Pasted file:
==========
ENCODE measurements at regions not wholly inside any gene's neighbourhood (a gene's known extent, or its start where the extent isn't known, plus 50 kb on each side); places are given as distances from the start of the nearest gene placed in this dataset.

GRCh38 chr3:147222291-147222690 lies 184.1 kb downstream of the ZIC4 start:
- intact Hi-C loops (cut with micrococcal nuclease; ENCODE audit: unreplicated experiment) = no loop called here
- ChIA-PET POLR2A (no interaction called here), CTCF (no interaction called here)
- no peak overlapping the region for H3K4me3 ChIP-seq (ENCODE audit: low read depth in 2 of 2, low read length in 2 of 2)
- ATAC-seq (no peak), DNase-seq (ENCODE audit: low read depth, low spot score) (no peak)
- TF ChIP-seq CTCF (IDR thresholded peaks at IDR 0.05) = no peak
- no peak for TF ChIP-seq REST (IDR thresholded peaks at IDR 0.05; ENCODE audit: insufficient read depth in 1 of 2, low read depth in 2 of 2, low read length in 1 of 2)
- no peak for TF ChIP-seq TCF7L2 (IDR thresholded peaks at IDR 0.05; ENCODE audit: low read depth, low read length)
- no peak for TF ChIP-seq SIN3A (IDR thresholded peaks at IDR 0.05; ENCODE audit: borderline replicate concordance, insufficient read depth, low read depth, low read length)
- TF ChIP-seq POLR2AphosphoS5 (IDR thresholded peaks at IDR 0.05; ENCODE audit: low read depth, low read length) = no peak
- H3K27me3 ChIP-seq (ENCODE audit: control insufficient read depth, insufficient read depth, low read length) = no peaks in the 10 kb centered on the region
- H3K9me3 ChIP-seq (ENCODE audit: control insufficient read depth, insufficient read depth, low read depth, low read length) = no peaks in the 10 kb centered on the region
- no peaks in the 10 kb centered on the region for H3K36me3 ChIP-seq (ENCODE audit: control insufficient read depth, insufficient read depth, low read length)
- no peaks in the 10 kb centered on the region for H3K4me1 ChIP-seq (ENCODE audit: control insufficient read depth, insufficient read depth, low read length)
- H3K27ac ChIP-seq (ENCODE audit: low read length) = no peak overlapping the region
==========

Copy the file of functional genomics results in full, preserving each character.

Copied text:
ENCODE measurements at regions not wholly inside any gene's neighbourhood (a gene's known extent, or its start where the extent isn't known, plus 50 kb on each side); places are given as distances from the start of the nearest gene placed in this dataset.

GRCh38 chr3:147222291-147222690 lies 184.1 kb downstream of the ZIC4 start:
- intact Hi-C loops (cut with micrococcal nuclease; ENCODE audit: unreplicated experiment) = no loop called here
- ChIA-PET POLR2A (no interaction called here), CTCF (no interaction called here)
- no peak overlapping the region for H3K4me3 ChIP-seq (ENCODE audit: low read depth in 2 of 2, low read length in 2 of 2)
- ATAC-seq (no peak), DNase-seq (ENCODE audit: low read depth, low spot score) (no peak)
- TF ChIP-seq CTCF (IDR thresholded peaks at IDR 0.05) = no peak
- no peak for TF ChIP-seq REST (IDR thresholded peaks at IDR 0.05; ENCODE audit: insufficient read depth in 1 of 2, low read depth in 2 of 2, low read length in 1 of 2)
- no peak for TF ChIP-seq TCF7L2 (IDR thresholded peaks at IDR 0.05; ENCODE audit: low read depth, low read length)
- no peak for TF ChIP-seq SIN3A (IDR thresholded peaks at IDR 0.05; ENCODE audit: borderline replicate concordance, insufficient read depth, low read depth, low read length)
- TF ChIP-seq POLR2AphosphoS5 (IDR thresholded peaks at IDR 0.05; ENCODE audit: low read depth, low read length) = no peak
- H3K27me3 ChIP-seq (ENCODE audit: control insufficient read depth, insufficient read depth, low read length) = no peaks in the 10 kb centered on the region
- H3K9me3 ChIP-seq (ENCODE audit: control insufficient read depth, insufficient read depth, low read depth, low read length) = no peaks in the 10 kb centered on the region
- no peaks in the 10 kb centered on the region for H3K36me3 ChIP-seq (ENCODE audit: control insufficient read depth, insufficient read depth, low read length)
- no peaks in the 10 kb centered on the region for H3K4me1 ChIP-seq (ENCODE audit: control insufficient read depth, insufficient read depth, low read length)
- H3K27ac ChIP-seq (ENCODE audit: low read length) = no peak overlapping the region